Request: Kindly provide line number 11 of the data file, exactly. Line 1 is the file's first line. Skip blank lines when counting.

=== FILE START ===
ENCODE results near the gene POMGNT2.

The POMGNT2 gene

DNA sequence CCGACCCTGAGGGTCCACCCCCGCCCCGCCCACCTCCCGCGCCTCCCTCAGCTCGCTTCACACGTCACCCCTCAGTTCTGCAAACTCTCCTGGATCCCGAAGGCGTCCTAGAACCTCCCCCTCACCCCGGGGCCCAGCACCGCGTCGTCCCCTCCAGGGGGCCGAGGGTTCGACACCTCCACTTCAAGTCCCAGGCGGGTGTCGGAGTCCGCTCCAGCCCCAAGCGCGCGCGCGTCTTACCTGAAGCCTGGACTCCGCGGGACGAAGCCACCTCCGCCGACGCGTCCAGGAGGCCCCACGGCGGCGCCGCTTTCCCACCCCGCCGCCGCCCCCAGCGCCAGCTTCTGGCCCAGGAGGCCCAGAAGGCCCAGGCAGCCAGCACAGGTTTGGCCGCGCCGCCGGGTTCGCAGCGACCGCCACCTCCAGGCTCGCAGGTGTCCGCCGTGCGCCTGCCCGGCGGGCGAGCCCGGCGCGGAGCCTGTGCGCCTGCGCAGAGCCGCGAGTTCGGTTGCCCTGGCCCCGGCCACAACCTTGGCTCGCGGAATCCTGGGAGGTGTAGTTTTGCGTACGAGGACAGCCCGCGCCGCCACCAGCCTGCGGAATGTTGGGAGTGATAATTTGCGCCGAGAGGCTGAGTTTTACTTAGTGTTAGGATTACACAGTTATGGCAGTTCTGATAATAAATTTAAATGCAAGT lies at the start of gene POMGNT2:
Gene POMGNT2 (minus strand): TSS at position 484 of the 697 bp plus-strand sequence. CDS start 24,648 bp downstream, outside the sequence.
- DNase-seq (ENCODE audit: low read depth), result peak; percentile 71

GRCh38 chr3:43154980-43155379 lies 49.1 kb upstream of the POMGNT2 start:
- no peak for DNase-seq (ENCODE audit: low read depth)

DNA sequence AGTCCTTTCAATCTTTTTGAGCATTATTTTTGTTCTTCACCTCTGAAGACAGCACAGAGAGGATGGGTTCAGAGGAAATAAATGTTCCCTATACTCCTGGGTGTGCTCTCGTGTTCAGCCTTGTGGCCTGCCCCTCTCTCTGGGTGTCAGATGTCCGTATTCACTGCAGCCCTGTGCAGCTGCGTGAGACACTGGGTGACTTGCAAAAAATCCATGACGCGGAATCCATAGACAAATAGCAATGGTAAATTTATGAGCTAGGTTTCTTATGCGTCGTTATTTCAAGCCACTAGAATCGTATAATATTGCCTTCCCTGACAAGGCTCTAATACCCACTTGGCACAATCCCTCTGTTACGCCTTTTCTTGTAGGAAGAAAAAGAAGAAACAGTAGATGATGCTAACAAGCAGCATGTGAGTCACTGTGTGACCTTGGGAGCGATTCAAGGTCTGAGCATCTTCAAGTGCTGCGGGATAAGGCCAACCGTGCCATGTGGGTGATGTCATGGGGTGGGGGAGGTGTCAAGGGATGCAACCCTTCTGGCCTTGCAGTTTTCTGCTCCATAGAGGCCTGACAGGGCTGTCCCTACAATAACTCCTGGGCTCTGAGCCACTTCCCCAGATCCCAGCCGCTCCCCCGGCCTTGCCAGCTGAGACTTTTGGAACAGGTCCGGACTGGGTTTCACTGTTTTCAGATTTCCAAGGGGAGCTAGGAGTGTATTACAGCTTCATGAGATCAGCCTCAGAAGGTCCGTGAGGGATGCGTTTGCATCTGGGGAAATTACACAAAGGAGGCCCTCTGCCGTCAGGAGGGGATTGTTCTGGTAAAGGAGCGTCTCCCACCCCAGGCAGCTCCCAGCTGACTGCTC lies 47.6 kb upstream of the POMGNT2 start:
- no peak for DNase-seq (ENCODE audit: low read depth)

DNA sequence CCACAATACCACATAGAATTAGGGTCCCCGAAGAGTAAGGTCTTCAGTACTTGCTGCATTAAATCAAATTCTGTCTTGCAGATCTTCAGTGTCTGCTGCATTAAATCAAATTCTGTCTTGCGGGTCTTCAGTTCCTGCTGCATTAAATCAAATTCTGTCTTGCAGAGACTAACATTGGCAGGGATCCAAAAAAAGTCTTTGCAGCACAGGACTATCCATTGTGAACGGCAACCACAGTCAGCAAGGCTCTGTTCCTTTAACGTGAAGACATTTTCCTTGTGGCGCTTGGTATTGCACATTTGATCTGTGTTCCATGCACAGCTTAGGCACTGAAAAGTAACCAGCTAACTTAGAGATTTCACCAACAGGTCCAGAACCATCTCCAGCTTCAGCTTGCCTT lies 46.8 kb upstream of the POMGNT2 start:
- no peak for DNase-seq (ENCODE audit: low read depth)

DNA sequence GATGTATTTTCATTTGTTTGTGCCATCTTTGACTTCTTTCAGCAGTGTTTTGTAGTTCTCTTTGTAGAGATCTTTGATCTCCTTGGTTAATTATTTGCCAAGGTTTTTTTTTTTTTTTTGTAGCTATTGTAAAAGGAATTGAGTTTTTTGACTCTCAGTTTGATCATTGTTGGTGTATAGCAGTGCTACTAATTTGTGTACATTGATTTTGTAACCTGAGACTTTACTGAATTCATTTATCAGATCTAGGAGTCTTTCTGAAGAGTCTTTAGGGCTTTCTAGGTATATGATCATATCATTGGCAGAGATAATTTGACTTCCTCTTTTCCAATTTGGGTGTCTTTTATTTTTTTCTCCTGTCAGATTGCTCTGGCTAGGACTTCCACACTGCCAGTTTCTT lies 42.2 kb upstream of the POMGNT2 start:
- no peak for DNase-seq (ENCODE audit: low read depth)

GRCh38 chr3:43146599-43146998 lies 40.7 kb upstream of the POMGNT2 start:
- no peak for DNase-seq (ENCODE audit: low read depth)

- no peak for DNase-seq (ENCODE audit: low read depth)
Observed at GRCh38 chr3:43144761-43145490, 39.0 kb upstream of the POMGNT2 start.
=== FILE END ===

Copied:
- no peak for DNase-seq (ENCODE audit: low read depth)